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I'm trying deduce the poisson's equation $\nabla^2\Phi (x)=-4\pi G\sigma(x)$ by divergence theorem

Let $D:x^2+y^2+z^2\leq 1$ and $\sigma:D\to \mathbb{R}$ be the mass density function of $D$ (suppose $\sigma \in C^\infty$). It's define gravity field of $S$ applied in $x\in\mathbb{R}^3-D$ $$g(x)=-G\iiint_D\frac{\sigma(\xi)}{||x-\xi||^3}(x-\xi)\ d\xi$$ This field is conservative: $$g=-\nabla \Phi\ \text{ with }\ \Phi(x)=\iiint_D\frac{\sigma(\xi)}{||x-\xi||}\ d\xi\ \text{ for all }\ x\in\mathbb{R}^3-D$$ Remerber that divergence theorem says:

*Let $V$ be a compact subspace of $\mathbb{R}^3$ and $\vec F:V\to \mathbb{R}^3$ differential function. Then: $$\iiint_V\nabla\cdot \vec F\ dV=\iint_{\partial V} \vec F\cdot dS$$ *

We calculate: $$\nabla^2\Phi =\nabla\cdot (\nabla \Phi)=\nabla_{x}\cdot g =\iiint_D\sigma(\xi)\nabla_x\cdot\Big(\frac{x-\xi}{||x-\xi||}\Big)\ d\xi $$ applying divergence theorem, we get $(S=\partial D)$: $$\nabla_x\cdot g(x)=\iint_S\sigma(\xi)\frac{x-\xi}{||x-\xi||^3}\ d\xi$$ Considering the following parametrization of $S:x^2+y^2+z^2=1$: \begin{align*} \vec r(\theta,\varphi)&=(\cos \theta \sin\varphi,\sin\theta\sin\varphi,\cos\varphi)\qquad \text{for all }\ (\theta,\varphi)\in[0,2\pi]\times [0,\pi]\\ &\frac{\partial \vec r}{\partial \theta}\times\frac{\partial \vec r}{\partial \varphi}=-\sin \varphi \vec r(\theta,\varphi) \end{align*} we get, for $x=(x^1,x^2,x^3)$ $$\nabla_x\cdot g(x)=\int_0^\pi\int_0^{2\pi} \frac{ \sigma(\vec r(\theta,\varphi))}{||x-\vec r (\theta,\varphi)||^3}(x-\vec r(\theta,\varphi))\ d\theta d\varphi$$

1.- When I try to calculate $ \frac{ \sigma(\vec r(\theta,\varphi))}{||x-\vec r (\theta,\varphi)||^3}(x-\vec r(\theta,\varphi))$ I get a difficult expresion for integrate. Any help?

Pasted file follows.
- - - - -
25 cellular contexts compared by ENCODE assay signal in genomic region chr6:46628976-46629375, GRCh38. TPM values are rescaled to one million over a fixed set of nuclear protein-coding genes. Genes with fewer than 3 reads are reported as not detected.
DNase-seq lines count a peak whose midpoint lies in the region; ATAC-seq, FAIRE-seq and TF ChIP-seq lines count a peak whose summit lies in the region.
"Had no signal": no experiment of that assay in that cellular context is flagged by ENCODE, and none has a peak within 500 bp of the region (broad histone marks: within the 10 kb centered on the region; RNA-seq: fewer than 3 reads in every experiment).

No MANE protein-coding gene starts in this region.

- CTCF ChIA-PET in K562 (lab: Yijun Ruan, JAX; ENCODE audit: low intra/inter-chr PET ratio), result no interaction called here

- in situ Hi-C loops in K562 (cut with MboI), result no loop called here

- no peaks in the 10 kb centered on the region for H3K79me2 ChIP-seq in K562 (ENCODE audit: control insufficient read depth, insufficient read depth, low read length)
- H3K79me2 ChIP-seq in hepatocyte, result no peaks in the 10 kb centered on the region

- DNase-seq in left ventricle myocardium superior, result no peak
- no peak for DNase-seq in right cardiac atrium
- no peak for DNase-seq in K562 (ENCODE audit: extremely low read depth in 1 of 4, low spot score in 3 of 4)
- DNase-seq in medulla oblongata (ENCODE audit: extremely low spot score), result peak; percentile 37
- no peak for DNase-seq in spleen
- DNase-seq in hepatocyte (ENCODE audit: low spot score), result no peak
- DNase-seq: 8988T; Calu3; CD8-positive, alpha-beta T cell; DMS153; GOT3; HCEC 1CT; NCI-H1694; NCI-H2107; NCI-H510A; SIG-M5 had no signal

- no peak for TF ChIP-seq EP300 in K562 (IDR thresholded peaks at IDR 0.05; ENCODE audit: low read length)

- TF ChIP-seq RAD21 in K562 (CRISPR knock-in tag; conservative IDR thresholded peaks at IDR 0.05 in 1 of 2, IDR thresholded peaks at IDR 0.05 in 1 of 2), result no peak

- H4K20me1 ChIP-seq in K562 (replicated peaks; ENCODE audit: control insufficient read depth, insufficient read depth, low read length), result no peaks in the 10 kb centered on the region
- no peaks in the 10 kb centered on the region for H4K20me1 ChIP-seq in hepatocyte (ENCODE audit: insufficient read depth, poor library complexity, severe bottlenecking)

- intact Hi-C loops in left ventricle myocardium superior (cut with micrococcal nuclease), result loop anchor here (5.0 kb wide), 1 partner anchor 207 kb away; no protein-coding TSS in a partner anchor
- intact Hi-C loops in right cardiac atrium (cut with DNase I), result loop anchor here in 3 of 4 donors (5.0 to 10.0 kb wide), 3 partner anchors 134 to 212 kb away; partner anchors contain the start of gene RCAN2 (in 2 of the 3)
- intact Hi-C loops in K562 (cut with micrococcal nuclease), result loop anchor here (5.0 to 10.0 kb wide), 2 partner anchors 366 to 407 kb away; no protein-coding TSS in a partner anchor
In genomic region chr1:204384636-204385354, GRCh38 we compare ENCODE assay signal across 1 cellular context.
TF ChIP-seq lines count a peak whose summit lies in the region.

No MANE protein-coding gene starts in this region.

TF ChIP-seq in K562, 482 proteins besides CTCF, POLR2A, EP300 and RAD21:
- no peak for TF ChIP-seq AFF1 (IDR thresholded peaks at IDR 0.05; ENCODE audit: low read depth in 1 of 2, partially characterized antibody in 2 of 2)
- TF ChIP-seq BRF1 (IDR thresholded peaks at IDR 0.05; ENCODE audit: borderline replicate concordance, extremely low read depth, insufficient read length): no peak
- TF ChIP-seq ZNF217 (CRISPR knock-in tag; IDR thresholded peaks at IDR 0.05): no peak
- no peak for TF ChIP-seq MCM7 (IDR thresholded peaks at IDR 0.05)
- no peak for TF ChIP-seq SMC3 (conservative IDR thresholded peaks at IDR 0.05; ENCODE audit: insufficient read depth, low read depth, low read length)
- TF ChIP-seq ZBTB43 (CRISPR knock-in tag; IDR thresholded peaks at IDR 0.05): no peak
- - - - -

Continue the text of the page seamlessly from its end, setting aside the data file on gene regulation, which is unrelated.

2.- If there exists an easily methon for derive this poisson's equation by Newton's mechanics, let me now.

many thanks!!

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closed as off-topic by ACuriousMind, garyp, user36790, Gert, CuriousOne Jun 5 '16 at 9:43

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I think it is not the fastest solution to try and use the divergence theorem, try to apply $\nabla$ two times.

Take in your notation $$\nabla^2\Phi = (-G) \Delta \iiint_D\frac{\sigma(\xi)}{||x-\xi||}\ d\xi\ = (-G) \iiint_D \sigma(\xi) \Delta \frac{1}{||x-\xi||}\ d\xi\ $$ If I remember my field theory lectures correctly $$\Delta \frac{1}{||x-\xi||} = 4\pi \delta( x-\xi) $$ and your Poisson equation follows suit. I do not have a different derivation in mind (doesn't mean there is none).

I will still take a few minutes to think about the divergence theorem approach.

Edit: I am having two problems with your application of the divergence theorem. First, you forget to project your field in the normal direction of the surface, but that can be done. My second problem is that when I do that, I still need to integrate over the unknown mass distribution function which I do not know. This does not mean this is not a possible approach, but I do not know how to do it.

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